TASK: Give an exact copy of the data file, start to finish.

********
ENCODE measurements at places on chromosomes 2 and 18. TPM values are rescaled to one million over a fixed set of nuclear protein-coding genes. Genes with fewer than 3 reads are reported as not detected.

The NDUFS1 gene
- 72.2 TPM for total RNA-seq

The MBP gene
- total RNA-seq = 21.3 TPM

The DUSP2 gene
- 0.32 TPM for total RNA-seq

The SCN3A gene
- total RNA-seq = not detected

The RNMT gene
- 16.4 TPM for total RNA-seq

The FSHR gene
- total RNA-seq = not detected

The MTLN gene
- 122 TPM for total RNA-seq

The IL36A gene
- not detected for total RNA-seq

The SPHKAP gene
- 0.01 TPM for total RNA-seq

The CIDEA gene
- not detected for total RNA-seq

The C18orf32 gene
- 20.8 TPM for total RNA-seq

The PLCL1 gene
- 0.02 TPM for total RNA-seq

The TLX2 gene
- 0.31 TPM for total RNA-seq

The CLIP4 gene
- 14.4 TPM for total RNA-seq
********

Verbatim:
ENCODE measurements at places on chromosomes 2 and 18. TPM values are rescaled to one million over a fixed set of nuclear protein-coding genes. Genes with fewer than 3 reads are reported as not detected.

The NDUFS1 gene
- 72.2 TPM for total RNA-seq

The MBP gene
- total RNA-seq = 21.3 TPM

The DUSP2 gene
- 0.32 TPM for total RNA-seq

The SCN3A gene
- total RNA-seq = not detected

The RNMT gene
- 16.4 TPM for total RNA-seq

The FSHR gene
- total RNA-seq = not detected

The MTLN gene
- 122 TPM for total RNA-seq

The IL36A gene
- not detected for total RNA-seq

The SPHKAP gene
- 0.01 TPM for total RNA-seq

The CIDEA gene
- not detected for total RNA-seq

The C18orf32 gene
- 20.8 TPM for total RNA-seq

The PLCL1 gene
- 0.02 TPM for total RNA-seq

The TLX2 gene
- 0.31 TPM for total RNA-seq

The CLIP4 gene
- 14.4 TPM for total RNA-seq